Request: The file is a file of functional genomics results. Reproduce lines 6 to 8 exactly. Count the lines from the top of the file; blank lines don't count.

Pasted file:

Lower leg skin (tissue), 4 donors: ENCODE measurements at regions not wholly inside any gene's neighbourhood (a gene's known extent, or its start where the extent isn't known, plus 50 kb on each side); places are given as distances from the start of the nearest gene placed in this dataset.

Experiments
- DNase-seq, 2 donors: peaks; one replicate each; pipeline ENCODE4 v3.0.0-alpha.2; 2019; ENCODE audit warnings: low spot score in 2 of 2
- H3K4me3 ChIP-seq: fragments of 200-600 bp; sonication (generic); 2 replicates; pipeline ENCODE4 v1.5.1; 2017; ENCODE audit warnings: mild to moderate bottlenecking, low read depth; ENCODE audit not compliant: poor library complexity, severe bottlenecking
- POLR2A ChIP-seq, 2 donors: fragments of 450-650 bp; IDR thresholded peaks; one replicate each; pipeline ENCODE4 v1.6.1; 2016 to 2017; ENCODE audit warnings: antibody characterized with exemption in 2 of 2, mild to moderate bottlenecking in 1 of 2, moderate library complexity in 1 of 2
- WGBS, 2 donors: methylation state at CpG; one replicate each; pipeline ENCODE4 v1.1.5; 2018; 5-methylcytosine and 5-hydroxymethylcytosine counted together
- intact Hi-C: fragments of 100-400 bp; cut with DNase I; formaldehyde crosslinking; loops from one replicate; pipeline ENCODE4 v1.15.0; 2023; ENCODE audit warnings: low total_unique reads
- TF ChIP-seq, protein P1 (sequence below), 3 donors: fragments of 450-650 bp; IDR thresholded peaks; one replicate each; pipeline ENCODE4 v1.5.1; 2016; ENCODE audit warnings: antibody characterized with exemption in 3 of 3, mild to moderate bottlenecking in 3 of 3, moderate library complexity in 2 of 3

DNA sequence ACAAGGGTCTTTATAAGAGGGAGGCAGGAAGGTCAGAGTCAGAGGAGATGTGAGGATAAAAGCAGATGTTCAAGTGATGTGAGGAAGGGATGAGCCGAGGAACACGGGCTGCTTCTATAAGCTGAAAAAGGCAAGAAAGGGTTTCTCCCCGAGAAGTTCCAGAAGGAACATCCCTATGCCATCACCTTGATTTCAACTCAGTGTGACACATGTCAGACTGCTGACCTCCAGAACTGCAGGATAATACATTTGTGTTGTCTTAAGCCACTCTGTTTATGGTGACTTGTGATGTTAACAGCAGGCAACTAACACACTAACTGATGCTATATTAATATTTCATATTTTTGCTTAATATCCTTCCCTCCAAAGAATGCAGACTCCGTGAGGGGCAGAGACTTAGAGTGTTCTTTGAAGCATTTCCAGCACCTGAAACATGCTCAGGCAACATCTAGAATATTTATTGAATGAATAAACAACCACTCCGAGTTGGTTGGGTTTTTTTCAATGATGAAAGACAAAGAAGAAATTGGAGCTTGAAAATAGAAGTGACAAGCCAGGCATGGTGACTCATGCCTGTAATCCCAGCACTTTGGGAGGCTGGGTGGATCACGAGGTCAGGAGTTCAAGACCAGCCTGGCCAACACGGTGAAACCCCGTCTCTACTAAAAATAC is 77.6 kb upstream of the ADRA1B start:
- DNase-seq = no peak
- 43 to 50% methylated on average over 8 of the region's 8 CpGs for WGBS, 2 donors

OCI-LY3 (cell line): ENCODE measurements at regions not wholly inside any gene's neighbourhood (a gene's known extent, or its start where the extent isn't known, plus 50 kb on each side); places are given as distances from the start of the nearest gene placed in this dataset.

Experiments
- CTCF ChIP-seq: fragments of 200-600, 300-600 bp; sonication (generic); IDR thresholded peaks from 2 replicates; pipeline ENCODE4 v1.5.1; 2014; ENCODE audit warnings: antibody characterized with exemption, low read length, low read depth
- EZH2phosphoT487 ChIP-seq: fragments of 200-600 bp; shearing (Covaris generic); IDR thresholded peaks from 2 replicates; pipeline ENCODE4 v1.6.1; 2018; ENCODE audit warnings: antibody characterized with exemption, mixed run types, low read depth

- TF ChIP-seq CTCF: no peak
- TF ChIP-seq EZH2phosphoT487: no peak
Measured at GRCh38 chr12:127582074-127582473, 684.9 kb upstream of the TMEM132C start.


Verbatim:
- WGBS, 2 donors: methylation state at CpG; one replicate each; pipeline ENCODE4 v1.1.5; 2018; 5-methylcytosine and 5-hydroxymethylcytosine counted together
- intact Hi-C: fragments of 100-400 bp; cut with DNase I; formaldehyde crosslinking; loops from one replicate; pipeline ENCODE4 v1.15.0; 2023; ENCODE audit warnings: low total_unique reads
- TF ChIP-seq, protein P1 (sequence below), 3 donors: fragments of 450-650 bp; IDR thresholded peaks; one replicate each; pipeline ENCODE4 v1.5.1; 2016; ENCODE audit warnings: antibody characterized with exemption in 3 of 3, mild to moderate bottlenecking in 3 of 3, moderate library complexity in 2 of 3